In our implementation of MVVM we strive to have a complete decoupling of our Xaml views and any business logic. So, finding views riddled with code-behind indicated a lack of understanding of:
- The MVVM design pattern, or
- The benefits of code separation
Or as I was to find out, a limited understanding of Xaml. The view in question utilised over ten custom converters. Not that converters are inherently evil, however, these converters were being used where Triggers or Data Binding could have easily gotten the job done. But, if one is unfamiliar with these, they tend to use techniques they are familiar with -- in this case, IValueConverter. Poor use of custom converters effectively becomes "hidden code-behind," and is difficult to debug and test.
Additionally, I found the ViewModel being underused and misused, providing a sparse selection of high level properties for binding. This, in part, prompted the excessive use of custom converters.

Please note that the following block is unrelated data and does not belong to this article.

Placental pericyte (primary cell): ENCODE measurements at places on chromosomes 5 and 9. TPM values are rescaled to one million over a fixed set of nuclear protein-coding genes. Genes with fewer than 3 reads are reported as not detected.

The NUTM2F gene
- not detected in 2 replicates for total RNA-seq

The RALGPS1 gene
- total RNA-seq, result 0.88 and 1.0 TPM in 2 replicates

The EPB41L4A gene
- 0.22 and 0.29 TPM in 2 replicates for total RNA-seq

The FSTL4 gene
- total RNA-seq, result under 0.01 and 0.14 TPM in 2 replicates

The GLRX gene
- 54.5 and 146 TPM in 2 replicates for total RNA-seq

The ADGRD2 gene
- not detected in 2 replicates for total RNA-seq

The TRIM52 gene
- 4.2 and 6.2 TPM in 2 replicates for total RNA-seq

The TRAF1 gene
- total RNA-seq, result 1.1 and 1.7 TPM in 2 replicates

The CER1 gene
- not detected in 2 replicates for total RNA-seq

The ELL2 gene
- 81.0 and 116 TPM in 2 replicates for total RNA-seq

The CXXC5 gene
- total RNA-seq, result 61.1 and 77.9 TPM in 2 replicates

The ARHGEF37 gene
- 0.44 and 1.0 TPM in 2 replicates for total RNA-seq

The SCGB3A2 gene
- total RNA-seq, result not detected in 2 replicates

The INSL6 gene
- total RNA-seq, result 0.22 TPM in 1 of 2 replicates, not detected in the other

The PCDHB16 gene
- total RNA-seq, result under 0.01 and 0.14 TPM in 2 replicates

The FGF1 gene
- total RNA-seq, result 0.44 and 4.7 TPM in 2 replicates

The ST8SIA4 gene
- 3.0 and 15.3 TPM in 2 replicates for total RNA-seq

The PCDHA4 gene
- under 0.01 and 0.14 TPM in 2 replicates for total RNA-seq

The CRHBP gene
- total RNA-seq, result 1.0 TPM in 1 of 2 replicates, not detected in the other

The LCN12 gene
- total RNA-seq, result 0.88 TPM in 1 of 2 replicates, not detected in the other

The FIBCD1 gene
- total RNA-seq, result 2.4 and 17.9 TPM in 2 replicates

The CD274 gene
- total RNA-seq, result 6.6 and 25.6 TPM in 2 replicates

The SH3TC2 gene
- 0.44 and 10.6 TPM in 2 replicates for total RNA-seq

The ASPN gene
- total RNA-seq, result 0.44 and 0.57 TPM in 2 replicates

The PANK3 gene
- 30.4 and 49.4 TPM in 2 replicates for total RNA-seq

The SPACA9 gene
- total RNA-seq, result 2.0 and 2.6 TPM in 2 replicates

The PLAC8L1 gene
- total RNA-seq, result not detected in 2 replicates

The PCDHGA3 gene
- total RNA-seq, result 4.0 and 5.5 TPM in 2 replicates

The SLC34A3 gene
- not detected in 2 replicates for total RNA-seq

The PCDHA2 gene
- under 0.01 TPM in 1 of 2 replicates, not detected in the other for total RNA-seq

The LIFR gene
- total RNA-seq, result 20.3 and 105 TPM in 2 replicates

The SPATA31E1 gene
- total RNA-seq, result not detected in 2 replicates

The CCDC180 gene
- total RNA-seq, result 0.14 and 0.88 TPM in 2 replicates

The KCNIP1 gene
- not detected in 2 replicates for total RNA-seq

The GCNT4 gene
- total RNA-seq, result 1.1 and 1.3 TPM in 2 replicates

The offending code-behind was an unusual solution brought about by a lack of Xaml know-how. All of this code could have been expressed using Xaml. Conclusion: Knowing a little about Xaml can reek havoc on a well-structured Prism project.
The hallmark of these decisions is code complexity, your first clue things have gone astray.
After much refactoring, including the removal of all the custom converters, the code-behind and reworking the ViewModel, the whole area straighten out and was greatly simplified. It was a prime example of the power and importance of design patterns in maintaining good form and structure.